Referring now to Figure 2, I have shown a modified form of my filtering device which, instead of being located within the container of liquid to be dispensed, is positioned in the dispensing line of the conveyor tube 25 and its extension 25a between the injection needle and the dispensing cap and dispensing device. This device, generally referred to as 26, is preferably of cylindrical shape with a restricted opening 21 in the bottom thereof forming a hollow chamber 28.

' At the top of the device 26 there is provided a removable cap 29 provided with an annular rim 3!] with screwthreads 3| for easy attachment and removal from the cylinder 26. This cap 29 has a nozzle 32 provided with inlets 33 which facilitate air and liquid tight attachment of the conveyor tube 25, and through this nozzle passes a channel 34 providing an inlet into the hollow chamber 28. To further facilitate air and water tight juncture between the cap and the rest of the assembly 26, a washer or gasket 35 or any other suitable means may be added. Passing through the aperture 21 in the bottom of the device 26 is a short stub tube 36 provided with an enlarged portion 81 at the interior end formthe hollow chamber 28 and thence through the filter chamber 24 before passing out to the patient through the stub tube 36 and the conveyor tube 25a.

In Figure 3' there is provided a modified and simplified form of the device of Figure 2. The

' cylindrical device 26a has the stub tube 86a merged at the restricted outlet in the bottom thereof. The removable cap 29a is provided with wings 4i which facilitate the manual removal of the cap. Also, the annular flanges a are extended to form pressure holding means for the filtering media 42 which is placed transverse of theflow of liquid through the chamber 28a which is seated in the side walls of the chamber 2611 as shown at 43. Washers or gaskets 44 provide an air and water tight jointure. The device or modification shown in Figure 4 is similar in operation and construction to that shown in Figure 3, only here adaptation has been made for the use of granular filtering media rather than porous solid forms. The cylinder 26b has been elongated to accommodate the granular filtering media, and a screen 45 has been placed over the bottom of the chamber and over the intake end of the tube 36b to prevent any of the filtering media being carried to the patient.

I claim:

1. Dispensing apparatus for sterile liquid, comprising a container of sterile liquid to be dispensed, a cap removably disposed on the neck of said container, an air inlet extending through said cap into said container, means connected to said air inlet for washing incoming air, a liquid dispensing tube extending through said cap into said container and having a portion depending from said cap outside of said container, and a filter removably carried on said dispensing tube and adapted to filter said sterile liquid.

2. Dispensing apparatus for sterile liquids comprising a container of sterile liquid to be dispensed, an air inlet to said container, an air washing chamber connected to said air inlet and adapted to wash said air prior to its discharge into said container, a dispensing tube carried in said container, and a hollow chamber detachably mounted at the intake end of said dispensing tube, said chamber having walls of porous filtering material.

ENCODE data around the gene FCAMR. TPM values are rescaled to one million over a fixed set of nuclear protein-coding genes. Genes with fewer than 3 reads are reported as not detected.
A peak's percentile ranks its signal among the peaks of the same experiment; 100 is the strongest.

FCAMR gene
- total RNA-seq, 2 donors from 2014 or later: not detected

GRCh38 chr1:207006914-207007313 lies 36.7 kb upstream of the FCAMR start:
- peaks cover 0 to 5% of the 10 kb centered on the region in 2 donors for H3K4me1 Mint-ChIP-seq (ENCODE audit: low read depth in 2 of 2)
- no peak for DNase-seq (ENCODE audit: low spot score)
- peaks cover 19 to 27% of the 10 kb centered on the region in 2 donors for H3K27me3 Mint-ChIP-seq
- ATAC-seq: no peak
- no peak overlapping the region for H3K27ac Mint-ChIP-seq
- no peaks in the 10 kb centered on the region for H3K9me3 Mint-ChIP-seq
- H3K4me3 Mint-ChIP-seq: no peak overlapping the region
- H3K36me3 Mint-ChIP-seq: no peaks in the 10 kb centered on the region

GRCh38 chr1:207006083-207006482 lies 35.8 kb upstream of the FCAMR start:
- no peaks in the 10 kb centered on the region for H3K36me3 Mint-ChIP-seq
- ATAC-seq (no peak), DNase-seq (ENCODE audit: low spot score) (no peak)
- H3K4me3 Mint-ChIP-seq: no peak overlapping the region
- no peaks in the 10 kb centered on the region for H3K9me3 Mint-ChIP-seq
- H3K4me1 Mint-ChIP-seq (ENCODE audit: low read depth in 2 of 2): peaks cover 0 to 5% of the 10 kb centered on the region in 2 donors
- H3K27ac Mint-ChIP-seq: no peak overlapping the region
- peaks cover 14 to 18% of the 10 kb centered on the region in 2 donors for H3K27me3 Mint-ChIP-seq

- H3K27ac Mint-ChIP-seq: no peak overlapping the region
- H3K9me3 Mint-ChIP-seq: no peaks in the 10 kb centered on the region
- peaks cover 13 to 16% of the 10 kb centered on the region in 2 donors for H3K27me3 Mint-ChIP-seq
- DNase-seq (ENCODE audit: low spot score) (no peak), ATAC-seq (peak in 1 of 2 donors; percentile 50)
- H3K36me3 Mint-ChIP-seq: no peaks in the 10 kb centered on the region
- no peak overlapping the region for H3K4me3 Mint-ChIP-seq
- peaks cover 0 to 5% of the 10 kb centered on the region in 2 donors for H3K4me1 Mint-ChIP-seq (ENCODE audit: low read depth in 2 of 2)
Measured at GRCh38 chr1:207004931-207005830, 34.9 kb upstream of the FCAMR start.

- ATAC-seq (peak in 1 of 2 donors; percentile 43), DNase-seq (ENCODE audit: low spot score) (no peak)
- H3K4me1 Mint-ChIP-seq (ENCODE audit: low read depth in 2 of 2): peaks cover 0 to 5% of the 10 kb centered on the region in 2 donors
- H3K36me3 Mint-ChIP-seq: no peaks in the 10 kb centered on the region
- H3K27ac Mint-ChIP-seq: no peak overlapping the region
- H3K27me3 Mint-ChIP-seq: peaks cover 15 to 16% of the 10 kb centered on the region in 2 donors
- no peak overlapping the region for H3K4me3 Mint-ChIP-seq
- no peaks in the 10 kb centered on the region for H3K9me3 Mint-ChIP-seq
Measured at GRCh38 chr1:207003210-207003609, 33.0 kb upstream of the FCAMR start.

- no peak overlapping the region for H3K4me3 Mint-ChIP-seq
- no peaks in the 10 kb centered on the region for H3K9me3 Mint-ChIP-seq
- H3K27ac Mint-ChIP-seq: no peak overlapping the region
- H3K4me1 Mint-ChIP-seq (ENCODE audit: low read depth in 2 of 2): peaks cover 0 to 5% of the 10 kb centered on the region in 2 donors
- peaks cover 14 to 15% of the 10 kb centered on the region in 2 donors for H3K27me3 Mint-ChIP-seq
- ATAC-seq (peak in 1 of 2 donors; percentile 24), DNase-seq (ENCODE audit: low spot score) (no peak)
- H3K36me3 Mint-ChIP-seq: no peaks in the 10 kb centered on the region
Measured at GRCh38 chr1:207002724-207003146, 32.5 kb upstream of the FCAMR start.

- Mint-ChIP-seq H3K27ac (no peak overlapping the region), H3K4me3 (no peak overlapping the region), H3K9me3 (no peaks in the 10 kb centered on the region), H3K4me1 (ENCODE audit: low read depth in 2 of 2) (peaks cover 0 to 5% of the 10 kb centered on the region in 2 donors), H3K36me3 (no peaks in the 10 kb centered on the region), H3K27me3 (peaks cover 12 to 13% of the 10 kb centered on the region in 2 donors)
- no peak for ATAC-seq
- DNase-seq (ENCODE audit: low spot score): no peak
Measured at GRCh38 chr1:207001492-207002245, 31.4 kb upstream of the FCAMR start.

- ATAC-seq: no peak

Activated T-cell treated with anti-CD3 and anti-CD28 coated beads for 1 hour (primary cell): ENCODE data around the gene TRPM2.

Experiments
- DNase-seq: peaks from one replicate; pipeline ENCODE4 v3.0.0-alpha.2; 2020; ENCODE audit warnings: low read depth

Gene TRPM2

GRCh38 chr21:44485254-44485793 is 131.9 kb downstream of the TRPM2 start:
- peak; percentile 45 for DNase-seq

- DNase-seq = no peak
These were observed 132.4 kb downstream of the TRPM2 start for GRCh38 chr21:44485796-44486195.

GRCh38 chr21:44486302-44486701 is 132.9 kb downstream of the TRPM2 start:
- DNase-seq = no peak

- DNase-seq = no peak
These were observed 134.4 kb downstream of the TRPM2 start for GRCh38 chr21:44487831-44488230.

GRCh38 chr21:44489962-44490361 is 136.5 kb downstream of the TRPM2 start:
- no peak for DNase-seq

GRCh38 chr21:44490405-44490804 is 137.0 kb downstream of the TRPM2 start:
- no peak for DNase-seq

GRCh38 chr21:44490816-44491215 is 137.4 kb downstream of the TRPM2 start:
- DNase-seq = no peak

3. Dispensing apparatus for sterile liquids comprising a container of sterile liquid to be dispensed, an air inlet to said container, means within said air inlet for washing incoming air, a dispensing tube carried in the neck of said container and having a portion depending from said container, and a filter chamber mounted on the inlet end of said dispensing tube within said container adapted to filter sterile liquids.

4. Dispensing apparatus for sterile liquids comprising a container of sterile liquid, a liquid dispensing tube carried in the neck of said container having a portion extending into said container and a portion depending outside of said container, an air inlet duct in the neck of said container and extending further into said container than said liquid dispensing tube, means within said duct for washing incoming air, and a chamber adapted to filter said sterile liquids carried on the inlet end of said liquid dispensing tube Within said container.


Referenced by
Citing PatentFiling datePublication dateApplicantTitle
US2435820 *Sep 5, 1944Feb 10, 1948NasaTransfusion equipment
US2436077 *May 13, 1944Feb 17, 1948Titeflex IncPortable liquid filtering apparatus
US2470943 *Dec 14, 1945May 24, 1949William R Warner & Co IncApparatus for clarifying fluids
US2473153 *Aug 22, 1947Jun 14, 1949Continental Pharmacal CompanyBlood filter
US2489966 *May 21, 1945Nov 29, 1949Upjohn CoInfusion device
US2614562 *Mar 30, 1950Oct 21, 1952Shaw John E BBlood transfusion filter unit
US2817337 *Nov 12, 1953Dec 24, 1957Pablo T HerzigFiltering device for the innocuous preparation of injectable solutions
US2932398 *Mar 4, 1957Apr 12, 1960Acf Ind IncCompact fuel filter
US3929130 *Oct 30, 1972Dec 30, 1975Thomas S HargestMethod for lymphocyte depletion
US3978857 *Feb 3, 1975Sep 7, 1976American Hospital Supply CorporationSystem with filter for administrating parenteral liquids
US4076027 *May 7, 1976Feb 28, 1978Sherwood Medical Industries Inc.Fluid transfer device
US5609759 *Jun 2, 1995Mar 11, 1997Innova Pure Water Inc.Bottle filter cap
US5653878 *May 26, 1995Aug 5, 1997Innova Pure Water Inc.Single orifice bottle water filter
US6641719 *Nov 24, 2000Nov 4, 2003Yosuke NaitoWater purifier for use with bottle container
US20120310203 *Jan 18, 2011Dec 6, 2012Cambridge Enterprise LimitedApparatus and method
USB302271 *Oct 30, 1972Jan 28, 1975 Title not available
U.S. Classification210/251, 210/472, 222/188, 210/448, 210/282, 210/445, 222/189.6, 604/406
International ClassificationC02F1/00, A61L2/26, A61M5/165
Cooperative ClassificationA61L2/26, A61M5/165, C02F1/003
European ClassificationC02F1/00D4, A61M5/165, A61L2/26